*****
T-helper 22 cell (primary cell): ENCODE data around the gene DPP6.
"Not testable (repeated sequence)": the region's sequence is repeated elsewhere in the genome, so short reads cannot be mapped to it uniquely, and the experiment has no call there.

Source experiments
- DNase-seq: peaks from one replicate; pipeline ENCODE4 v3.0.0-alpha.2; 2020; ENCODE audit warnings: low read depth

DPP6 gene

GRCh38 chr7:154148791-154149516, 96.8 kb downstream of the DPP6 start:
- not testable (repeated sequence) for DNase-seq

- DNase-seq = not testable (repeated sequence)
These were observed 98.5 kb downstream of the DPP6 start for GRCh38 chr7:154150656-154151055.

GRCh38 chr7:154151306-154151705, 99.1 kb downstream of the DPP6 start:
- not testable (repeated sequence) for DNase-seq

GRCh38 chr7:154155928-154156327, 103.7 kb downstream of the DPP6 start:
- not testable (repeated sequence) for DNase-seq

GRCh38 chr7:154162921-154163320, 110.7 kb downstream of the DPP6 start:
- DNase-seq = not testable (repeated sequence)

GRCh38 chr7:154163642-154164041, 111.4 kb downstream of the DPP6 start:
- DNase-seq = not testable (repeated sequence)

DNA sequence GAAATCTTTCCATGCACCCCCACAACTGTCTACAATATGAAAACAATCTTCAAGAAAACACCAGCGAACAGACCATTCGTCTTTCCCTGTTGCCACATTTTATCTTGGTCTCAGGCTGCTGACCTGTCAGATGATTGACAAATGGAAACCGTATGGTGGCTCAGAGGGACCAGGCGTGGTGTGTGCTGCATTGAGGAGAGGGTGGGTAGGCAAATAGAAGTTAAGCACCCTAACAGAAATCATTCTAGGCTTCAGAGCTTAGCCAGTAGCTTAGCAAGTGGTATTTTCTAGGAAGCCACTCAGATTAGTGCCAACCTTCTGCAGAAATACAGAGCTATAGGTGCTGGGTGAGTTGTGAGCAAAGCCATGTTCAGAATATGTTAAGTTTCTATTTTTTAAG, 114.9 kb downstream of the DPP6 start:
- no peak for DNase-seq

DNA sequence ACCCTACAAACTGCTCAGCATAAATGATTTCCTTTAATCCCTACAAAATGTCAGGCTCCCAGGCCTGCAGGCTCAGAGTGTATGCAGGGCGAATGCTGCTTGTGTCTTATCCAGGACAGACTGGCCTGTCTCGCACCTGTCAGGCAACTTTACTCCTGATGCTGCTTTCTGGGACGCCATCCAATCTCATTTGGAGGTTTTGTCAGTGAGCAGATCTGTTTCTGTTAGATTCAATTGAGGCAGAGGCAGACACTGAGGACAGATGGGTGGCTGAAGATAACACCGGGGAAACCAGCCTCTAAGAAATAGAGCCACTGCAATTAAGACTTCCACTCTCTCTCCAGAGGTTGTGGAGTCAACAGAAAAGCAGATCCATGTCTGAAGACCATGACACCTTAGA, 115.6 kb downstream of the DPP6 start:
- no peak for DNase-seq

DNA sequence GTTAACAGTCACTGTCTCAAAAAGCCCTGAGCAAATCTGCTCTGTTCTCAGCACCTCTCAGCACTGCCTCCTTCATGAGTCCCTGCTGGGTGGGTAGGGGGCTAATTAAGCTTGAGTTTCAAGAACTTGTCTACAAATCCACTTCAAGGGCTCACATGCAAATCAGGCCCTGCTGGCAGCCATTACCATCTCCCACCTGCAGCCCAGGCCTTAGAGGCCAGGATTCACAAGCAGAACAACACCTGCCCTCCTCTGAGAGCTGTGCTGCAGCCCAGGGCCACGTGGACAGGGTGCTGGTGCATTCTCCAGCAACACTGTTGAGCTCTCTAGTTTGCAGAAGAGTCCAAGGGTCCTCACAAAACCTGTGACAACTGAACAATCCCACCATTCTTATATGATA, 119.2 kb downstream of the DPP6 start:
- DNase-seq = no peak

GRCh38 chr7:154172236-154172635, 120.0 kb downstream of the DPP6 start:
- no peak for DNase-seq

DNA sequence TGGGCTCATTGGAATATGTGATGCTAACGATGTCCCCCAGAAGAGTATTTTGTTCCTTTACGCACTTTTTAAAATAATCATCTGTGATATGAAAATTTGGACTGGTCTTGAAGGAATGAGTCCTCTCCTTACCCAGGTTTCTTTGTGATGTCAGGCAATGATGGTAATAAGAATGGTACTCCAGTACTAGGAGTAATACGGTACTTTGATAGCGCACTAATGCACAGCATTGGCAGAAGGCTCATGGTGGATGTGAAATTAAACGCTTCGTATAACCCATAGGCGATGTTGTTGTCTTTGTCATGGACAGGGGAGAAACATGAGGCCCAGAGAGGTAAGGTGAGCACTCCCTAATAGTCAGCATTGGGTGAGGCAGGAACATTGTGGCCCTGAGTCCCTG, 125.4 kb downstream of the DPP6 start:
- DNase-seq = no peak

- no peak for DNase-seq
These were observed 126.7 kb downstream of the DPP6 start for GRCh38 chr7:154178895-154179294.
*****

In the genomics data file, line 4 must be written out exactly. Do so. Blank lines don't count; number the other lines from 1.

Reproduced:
- DNase-seq: peaks from one replicate; pipeline ENCODE4 v3.0.0-alpha.2; 2020; ENCODE audit warnings: low read depth